A Skillful Method to Purify Negative Karma: Gift Translation

Buddha Tönpa Shenrap in his form of Tritsuk Gyalwa, a completely pure ascetic surrounded by his retinue.

Every full moon the monks of Menri Monastery gather together to perform the shakpa practice. The next full moon corresponds with January 17, 2022 on the Western calendar. The practice of shakpa is one of the skillful methods to purify negative karma and is of great importance within the Yungdrung Bön religious tradition. The Tibetan term “shakpa” is often translated as confession. However, this only describes one part of the practice. It does indeed involve an admission of wrongdoing, but the reason for performing this practice is for the subsequent purification of negative karma.

The doubtless result of our positive and negative actions of body, speech, and mind is taught as one of the four foundational practices that prepare the mind-stream for further spiritual development. (For more about these four foundational practices, follow this link to a previous article: https://ravencypresswood.com/2016/01/09/the-four-realizations-that-reverse-the-mind/ ) Our actions are like the seed of a plant that naturally ripens into the corresponding fruit when it meets with the proper secondary conditions. Similarly, negative actions bring future negative results and positive actions bring future positive results. As stated by the modern-day saint Shardza Tashi Gyaltsen Rinpoche:

“In general, whatever happiness or suffering is experienced, all of it is according to previous actions. For example, when a plant emerges from the ground, the fruit will ripen into whatever was planted in the autumn. Whatever actions you have done previously, will ripen into the correct result. Whatever wrongdoing that has been done, will arise as a ripened future result. Suffering and misery from unpurified karma will arise even though it is unwanted.”

— Excerpt from an untitled poem composed by Shardza Tashi Gyaltsen Rinpoche and included in his volume of works entitled Advice and Hagiographies of the A Tri Lineage Lamas

Throughout our countless previous lifetimes we have accumulated an unimaginable amount of karma. This will ripen into its corresponding result whenever secondary conditions arise. Therefore, when problems and suffering occur, rather than looking outside for a cause upon which to place blame, the Bönpo practitioner understands that suffering arises as a result of one’s own previous negative actions. The result of negative karma is not only suffering, but also the obstruction of wisdom and realization. Again from Shardza Rinpoche from his advice regarding the practice of confession,

“If the dirt on a mirror is not cleaned, you will be unable to see your own face. In the same way, the natural state will not appear due obscurations and wrongdoing.

When not produced within the mental continuum of the natural state of emptiness, cyclic existence and karma are utterly liberated and do not exist. Therefore, the realization reflected from the mirror of the base-of-all appears. Because of that, it is necessary to strive to purify the previously accumulated defilements and obscurations. It is of great importance.”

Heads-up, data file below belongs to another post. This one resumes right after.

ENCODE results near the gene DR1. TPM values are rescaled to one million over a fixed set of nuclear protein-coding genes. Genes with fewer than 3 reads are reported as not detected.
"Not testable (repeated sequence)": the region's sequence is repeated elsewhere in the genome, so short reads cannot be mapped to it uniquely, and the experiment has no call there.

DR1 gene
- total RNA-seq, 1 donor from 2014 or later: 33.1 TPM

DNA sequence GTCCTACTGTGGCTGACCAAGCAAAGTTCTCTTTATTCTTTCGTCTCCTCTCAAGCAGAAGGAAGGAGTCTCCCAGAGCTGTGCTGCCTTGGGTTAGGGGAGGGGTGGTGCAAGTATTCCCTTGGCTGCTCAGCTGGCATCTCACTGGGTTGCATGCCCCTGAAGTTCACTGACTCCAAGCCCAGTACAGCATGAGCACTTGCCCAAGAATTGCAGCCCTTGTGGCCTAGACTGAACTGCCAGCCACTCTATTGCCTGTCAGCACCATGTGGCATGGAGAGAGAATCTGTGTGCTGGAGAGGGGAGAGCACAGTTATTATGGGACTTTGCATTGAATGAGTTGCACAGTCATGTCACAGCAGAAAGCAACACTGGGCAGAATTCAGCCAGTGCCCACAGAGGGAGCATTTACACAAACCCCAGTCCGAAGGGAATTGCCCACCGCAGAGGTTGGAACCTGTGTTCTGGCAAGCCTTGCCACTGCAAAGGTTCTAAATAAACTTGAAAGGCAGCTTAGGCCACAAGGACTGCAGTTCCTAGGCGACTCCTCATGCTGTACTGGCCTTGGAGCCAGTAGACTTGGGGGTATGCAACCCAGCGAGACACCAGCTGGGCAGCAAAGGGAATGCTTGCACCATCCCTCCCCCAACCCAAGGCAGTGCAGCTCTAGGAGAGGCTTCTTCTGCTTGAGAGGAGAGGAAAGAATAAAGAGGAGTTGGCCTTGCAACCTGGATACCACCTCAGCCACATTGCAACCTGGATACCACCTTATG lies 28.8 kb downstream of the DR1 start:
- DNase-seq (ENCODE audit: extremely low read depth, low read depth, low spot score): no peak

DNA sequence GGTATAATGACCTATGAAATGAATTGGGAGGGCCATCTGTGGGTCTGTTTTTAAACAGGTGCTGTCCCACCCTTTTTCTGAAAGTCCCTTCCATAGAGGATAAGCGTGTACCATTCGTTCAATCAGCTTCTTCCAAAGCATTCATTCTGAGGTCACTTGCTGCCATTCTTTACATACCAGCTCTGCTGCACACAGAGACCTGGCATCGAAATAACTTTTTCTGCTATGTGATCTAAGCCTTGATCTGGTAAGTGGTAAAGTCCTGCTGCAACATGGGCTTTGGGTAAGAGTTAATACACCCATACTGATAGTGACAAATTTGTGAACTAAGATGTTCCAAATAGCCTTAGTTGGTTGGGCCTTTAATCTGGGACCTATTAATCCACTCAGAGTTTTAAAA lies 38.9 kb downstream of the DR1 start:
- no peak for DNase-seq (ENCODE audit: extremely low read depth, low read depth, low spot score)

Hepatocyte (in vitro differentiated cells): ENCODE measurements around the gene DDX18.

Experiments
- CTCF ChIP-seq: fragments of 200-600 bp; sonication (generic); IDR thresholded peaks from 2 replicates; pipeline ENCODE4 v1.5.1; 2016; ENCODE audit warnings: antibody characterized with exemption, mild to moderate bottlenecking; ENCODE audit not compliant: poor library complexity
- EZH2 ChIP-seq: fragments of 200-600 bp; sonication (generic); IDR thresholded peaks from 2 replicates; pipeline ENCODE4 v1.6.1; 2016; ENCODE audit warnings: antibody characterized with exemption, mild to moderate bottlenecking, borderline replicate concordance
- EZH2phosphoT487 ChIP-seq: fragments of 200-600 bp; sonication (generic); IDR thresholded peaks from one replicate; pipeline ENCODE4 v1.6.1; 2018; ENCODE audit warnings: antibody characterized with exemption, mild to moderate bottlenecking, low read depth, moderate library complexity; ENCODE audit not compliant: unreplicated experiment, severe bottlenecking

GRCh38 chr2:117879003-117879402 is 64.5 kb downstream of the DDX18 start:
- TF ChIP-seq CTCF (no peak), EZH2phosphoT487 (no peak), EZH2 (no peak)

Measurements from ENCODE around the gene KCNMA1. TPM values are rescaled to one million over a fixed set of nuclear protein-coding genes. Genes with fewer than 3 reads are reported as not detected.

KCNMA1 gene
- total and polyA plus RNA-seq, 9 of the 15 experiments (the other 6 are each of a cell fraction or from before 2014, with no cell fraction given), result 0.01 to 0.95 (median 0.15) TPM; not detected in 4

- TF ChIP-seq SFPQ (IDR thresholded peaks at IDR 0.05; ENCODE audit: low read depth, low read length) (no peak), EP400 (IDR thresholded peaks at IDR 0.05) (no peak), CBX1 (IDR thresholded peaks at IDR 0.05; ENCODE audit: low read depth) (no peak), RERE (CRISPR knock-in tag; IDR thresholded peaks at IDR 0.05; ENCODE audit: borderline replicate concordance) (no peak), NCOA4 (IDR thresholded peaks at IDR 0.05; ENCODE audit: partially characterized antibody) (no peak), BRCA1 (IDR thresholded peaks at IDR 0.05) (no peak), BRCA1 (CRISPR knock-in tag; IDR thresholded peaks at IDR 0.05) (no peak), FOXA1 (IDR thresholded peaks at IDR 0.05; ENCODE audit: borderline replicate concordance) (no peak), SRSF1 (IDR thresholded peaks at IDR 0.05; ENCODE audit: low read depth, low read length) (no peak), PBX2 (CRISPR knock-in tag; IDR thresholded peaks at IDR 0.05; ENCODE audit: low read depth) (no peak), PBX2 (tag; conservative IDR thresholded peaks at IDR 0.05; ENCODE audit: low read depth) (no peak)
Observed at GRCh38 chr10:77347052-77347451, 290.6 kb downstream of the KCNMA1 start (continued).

Shardza Tashi Gyaltsen Rinpoche

Regardless of whether someone practices sutra, tantra, or dzogchen, or is a renunciant, a lay practitioner, or a householder, the practice of shakpa is important in order to develop spiritually and to experience wisdom and realization. The practice of shakpa involves four powers. When each of these powers are present, the practice is profound and effective. The four powers are: (1) the power of the exalted witness, (2) the power of openly admitting wrongdoing, (3) the power of feeling strong, heartfelt remorse, and (4) the power of promising to not repeat the actions of wrongdoing.

For the power of witness, the practitioner goes before a sacred object of refuge such as a shrine, a real or visualized image of an enlightened being, or a chorten. Then, the practitioner connects with the actual presence of the enlightened beings in the sky before them. For the second power which is the admission of wrongdoing, the practitioner brings into their awareness all wrongdoing and non-virtue of body, speech and mind that have been committed in this life, as well as any unremembered activities from this and previous lifetimes. This includes activities of direct or indirect involvement, and encouraging or celebrating the wrongdoing of others. For the third power, the practitioner generates an intense remorse for all of these actions understanding that they have brought harm to others and can only harm one’s self. For the fourth power, the practitioner makes a firm commitment to not repeat these activities in the future and to instead engage in positive activities of virtue and loving kindness. In this way, the negative karma is purified and can no longer ripen into a negative result. At the conclusion of the practice, the practitioner imagines and feels the blessings of the enlightened beings completely purifying them in the form of pure, wisdom light.

There are many prayers of confession. Below is an excerpt from Purifying Remorse and Confession which is attributed to Metön Sherap Özer and uses the visualization of Tritsuk Gyalwa as the central deity who is surrounded by his retinue that fills all of space. As a gift to the worldwide Yungdrung Bön sangha, the complete version of the translated prayer can be viewed and downloaded by clicking the Publications tab at the top of this page and scrolling to the bottom of the page.